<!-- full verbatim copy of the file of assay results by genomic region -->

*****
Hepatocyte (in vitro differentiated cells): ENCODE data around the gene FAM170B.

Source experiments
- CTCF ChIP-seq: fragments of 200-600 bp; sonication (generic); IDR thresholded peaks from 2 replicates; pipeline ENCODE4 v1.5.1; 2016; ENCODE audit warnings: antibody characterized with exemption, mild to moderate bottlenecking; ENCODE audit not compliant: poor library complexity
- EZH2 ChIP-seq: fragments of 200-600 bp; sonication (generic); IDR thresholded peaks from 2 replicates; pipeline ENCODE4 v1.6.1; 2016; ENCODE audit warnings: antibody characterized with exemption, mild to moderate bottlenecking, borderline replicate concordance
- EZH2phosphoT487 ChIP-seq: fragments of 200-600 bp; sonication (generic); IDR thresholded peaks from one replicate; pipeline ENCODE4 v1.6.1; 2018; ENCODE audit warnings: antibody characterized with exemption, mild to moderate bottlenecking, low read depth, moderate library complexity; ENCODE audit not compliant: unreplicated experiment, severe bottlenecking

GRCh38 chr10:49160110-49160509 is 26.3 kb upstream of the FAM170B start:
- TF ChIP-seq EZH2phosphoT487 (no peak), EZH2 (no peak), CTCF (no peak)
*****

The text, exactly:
Hepatocyte (in vitro differentiated cells): ENCODE data around the gene FAM170B.

Source experiments
- CTCF ChIP-seq: fragments of 200-600 bp; sonication (generic); IDR thresholded peaks from 2 replicates; pipeline ENCODE4 v1.5.1; 2016; ENCODE audit warnings: antibody characterized with exemption, mild to moderate bottlenecking; ENCODE audit not compliant: poor library complexity
- EZH2 ChIP-seq: fragments of 200-600 bp; sonication (generic); IDR thresholded peaks from 2 replicates; pipeline ENCODE4 v1.6.1; 2016; ENCODE audit warnings: antibody characterized with exemption, mild to moderate bottlenecking, borderline replicate concordance
- EZH2phosphoT487 ChIP-seq: fragments of 200-600 bp; sonication (generic); IDR thresholded peaks from one replicate; pipeline ENCODE4 v1.6.1; 2018; ENCODE audit warnings: antibody characterized with exemption, mild to moderate bottlenecking, low read depth, moderate library complexity; ENCODE audit not compliant: unreplicated experiment, severe bottlenecking

GRCh38 chr10:49160110-49160509 is 26.3 kb upstream of the FAM170B start:
- TF ChIP-seq EZH2phosphoT487 (no peak), EZH2 (no peak), CTCF (no peak)